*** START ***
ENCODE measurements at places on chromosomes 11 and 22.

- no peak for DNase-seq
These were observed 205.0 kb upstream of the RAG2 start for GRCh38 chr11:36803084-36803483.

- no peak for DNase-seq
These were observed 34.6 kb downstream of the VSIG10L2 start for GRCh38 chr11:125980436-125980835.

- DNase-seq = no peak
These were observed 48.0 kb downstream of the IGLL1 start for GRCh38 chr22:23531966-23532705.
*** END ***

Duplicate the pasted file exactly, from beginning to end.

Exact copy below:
ENCODE measurements at places on chromosomes 11 and 22.

- no peak for DNase-seq
These were observed 205.0 kb upstream of the RAG2 start for GRCh38 chr11:36803084-36803483.

- no peak for DNase-seq
These were observed 34.6 kb downstream of the VSIG10L2 start for GRCh38 chr11:125980436-125980835.

- DNase-seq = no peak
These were observed 48.0 kb downstream of the IGLL1 start for GRCh38 chr22:23531966-23532705.